INSULIN RESISTANCE — Scientists suspect that antioxidant compounds in coffee-Cholorogenic acid and c, may boost cells’ sensitivity to insulin, which helps regulate blood sugar thus lowering the risk of type2 Diabetes. Though studies have found that caffeine tents to blunt the insulin-sensitivity boost, decaf could do the trick. 

Insulate yourself.

Bitter Effects — 

SLEEP — If you’re having trouble sleeping it might help to cut down on caffeinated coffee. Generally it takes about six hours for the caffeine to clear your system, the sleep-robbing effects may worsen as we age. Keep the coffee brewing in the first half of your day.

MISCARRIAGE — Higher intakes could increase risk of miscarriage or even breast-feeding moms should monitor if the coffee you drink is causing irritability in your child.

LDL CHOLESTEROL — Boiled or unfiltered coffee (French press or Turkish-style coffee) contains higher levels of Cafestol, a compound that can increase blood levels of LDL (“bad”) cholesterol. Choose filtered methods instead.

IRRITABILITY OR ANXIETY — Chemically, caffeine looks a lot like adenosine, a “slow-down” brain chemical associated with sleep and relaxation of blood vessels. Caffeine binds to adenosine receptors on nerve cells, leaving no room for adenosine to get in-so nerve cell activity speeds up, blood vessels constrict and you get a caffeine buzz, irritable jitters or anxiety.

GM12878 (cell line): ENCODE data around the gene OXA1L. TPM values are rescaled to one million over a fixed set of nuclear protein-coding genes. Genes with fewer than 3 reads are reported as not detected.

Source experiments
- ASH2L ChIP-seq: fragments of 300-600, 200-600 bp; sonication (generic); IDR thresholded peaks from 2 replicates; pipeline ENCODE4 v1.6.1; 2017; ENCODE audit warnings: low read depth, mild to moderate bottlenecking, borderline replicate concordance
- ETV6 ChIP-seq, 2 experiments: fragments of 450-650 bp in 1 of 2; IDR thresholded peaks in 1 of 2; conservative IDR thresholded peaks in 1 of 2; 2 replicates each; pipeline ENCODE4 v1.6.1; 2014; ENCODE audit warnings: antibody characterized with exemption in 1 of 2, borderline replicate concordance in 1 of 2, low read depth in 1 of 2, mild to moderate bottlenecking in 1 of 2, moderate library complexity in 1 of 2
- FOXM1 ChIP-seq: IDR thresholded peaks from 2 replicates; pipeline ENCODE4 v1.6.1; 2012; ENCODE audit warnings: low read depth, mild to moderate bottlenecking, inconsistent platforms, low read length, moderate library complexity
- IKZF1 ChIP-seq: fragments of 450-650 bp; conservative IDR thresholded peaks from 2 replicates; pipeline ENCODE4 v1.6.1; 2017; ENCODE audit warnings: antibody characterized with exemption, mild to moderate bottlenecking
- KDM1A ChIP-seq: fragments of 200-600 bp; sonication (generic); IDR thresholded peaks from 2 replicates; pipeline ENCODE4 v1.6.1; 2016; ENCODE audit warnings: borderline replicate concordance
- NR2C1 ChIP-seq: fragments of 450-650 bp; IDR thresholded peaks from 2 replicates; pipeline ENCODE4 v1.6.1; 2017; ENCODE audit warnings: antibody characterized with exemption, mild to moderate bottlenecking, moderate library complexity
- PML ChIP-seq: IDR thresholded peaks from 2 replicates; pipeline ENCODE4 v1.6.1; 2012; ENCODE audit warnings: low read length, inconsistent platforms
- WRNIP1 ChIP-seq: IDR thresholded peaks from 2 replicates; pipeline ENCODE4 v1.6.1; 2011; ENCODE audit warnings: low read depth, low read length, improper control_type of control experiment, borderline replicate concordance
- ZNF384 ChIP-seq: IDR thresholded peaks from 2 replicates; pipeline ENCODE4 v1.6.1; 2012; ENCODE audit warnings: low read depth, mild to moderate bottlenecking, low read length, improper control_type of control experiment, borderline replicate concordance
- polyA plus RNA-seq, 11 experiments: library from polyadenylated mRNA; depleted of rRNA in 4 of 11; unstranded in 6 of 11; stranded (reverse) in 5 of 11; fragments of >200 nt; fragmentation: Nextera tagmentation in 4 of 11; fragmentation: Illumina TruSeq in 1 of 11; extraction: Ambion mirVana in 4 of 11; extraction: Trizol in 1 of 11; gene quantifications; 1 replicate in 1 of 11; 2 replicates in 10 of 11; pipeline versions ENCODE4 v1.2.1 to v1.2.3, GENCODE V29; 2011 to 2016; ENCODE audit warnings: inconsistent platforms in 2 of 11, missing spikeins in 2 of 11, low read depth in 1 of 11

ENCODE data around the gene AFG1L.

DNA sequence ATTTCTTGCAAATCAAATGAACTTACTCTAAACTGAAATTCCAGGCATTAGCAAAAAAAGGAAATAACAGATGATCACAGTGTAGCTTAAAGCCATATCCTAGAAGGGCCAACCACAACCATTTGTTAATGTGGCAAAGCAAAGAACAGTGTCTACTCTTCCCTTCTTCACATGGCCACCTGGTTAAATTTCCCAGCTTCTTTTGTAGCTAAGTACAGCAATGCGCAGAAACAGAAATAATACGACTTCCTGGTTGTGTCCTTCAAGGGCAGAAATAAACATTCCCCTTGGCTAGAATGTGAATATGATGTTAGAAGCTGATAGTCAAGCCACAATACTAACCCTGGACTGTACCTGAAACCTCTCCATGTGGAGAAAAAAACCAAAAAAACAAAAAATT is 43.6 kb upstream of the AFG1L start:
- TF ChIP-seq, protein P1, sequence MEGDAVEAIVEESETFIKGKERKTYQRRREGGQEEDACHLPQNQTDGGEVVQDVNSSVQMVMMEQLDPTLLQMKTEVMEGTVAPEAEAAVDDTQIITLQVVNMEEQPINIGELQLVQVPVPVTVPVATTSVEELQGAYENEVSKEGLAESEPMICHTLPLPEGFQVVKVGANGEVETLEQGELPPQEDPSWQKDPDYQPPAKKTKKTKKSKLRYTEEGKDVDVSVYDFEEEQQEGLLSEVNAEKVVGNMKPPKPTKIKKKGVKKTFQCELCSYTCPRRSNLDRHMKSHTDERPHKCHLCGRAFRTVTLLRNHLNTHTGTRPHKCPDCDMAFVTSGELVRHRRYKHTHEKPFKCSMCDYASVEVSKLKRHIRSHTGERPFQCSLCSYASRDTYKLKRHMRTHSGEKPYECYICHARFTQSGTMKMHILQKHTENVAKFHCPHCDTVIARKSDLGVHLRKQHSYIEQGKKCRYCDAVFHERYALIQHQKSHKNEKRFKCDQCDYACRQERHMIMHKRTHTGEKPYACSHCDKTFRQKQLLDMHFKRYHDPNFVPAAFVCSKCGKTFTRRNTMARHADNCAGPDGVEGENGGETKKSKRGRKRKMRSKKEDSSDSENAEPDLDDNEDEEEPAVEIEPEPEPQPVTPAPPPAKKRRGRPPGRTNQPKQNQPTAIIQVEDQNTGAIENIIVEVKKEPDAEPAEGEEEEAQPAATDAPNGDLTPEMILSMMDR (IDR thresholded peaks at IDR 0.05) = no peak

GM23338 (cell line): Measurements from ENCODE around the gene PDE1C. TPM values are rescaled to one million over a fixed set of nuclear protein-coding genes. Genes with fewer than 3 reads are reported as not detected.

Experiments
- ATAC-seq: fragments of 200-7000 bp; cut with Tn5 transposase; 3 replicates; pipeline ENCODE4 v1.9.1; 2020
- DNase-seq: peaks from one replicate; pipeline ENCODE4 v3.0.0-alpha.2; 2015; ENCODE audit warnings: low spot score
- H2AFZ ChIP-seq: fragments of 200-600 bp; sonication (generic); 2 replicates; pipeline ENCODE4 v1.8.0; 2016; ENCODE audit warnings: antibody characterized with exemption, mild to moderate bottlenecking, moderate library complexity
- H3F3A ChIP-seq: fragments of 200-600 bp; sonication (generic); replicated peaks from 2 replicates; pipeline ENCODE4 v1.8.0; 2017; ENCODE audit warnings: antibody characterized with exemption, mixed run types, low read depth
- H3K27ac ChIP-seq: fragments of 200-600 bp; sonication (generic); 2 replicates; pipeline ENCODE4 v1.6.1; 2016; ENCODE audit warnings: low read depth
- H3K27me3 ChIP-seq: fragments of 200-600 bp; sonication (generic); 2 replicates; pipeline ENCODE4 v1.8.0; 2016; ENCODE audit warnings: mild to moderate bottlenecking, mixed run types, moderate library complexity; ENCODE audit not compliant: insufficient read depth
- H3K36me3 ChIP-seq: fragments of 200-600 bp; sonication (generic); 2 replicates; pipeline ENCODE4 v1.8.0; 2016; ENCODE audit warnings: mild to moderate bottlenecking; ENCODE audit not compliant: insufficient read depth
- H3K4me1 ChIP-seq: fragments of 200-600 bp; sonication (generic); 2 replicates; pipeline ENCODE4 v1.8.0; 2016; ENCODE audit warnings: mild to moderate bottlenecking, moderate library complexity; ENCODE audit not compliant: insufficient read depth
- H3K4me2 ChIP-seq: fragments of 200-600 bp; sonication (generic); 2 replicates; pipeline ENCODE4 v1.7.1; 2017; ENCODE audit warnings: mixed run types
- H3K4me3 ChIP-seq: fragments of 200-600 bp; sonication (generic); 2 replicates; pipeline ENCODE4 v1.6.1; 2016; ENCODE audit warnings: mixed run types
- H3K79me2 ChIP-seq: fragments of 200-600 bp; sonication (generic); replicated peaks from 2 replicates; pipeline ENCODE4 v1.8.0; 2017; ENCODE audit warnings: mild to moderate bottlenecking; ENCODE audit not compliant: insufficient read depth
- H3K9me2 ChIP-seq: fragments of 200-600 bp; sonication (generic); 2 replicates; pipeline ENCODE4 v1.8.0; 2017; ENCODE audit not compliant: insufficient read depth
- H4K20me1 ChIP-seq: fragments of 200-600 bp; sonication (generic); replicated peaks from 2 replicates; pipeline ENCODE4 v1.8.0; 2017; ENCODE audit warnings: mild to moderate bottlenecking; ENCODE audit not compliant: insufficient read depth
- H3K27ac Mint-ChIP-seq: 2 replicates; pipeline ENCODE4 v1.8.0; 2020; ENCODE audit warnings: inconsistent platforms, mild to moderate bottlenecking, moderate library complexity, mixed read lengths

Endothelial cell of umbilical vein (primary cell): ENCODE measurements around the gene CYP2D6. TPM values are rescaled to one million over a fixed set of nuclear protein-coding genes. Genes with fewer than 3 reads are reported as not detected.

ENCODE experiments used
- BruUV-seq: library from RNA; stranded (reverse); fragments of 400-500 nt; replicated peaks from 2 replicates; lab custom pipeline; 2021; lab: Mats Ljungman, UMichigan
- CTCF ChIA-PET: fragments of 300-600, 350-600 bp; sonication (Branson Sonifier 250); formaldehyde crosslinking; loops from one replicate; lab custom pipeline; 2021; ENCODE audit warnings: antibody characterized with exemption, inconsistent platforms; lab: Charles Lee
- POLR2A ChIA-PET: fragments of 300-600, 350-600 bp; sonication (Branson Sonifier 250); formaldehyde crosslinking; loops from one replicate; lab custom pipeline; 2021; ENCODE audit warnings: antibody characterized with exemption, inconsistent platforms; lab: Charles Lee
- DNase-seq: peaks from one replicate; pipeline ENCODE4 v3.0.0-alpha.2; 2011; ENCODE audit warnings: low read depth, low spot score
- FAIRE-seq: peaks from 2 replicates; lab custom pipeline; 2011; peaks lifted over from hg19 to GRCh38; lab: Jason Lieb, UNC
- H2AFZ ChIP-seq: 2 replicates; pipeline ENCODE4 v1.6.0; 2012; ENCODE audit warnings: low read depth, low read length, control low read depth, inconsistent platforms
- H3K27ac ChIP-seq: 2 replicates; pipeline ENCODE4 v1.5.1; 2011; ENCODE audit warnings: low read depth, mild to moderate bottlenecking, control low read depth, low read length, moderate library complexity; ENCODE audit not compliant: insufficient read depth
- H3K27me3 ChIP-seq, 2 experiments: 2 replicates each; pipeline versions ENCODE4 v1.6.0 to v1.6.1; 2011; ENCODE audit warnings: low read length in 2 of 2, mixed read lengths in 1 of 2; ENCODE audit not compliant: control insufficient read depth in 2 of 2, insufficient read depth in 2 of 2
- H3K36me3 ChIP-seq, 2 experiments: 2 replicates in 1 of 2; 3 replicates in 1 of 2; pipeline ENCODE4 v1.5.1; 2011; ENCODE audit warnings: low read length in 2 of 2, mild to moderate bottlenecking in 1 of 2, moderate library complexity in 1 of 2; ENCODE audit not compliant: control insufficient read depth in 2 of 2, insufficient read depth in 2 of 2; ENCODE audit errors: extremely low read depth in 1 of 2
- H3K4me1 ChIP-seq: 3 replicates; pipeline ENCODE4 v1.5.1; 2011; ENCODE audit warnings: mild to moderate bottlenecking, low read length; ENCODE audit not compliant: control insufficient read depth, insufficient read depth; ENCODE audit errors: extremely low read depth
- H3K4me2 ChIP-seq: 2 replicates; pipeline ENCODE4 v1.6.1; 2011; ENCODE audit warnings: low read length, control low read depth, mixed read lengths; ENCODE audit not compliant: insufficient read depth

“Lately more and more studies are reporting real health benefits for coffee drinkers-but they must be balanced against the brew’s possible bitter effects, especially in higher, caffeinated doses. An ideal “dose” of your favourite brew is around two to four cups (8oz).” Joe Vinson, Ph.D., a coffee expert at the University of Scranton, Pennsylvania. 

When it comes to being healthy, people absolutely love sharing what you should “do” or what you should “stop”, that too with authority on the subject, when life in general is subjective.

I am guilty of the same. A nagging wife who says, avoid red meat but goes right ahead for a sugar fix after every meal and a cuppa coffee to give it a ‘cherry on the top” kind of finish.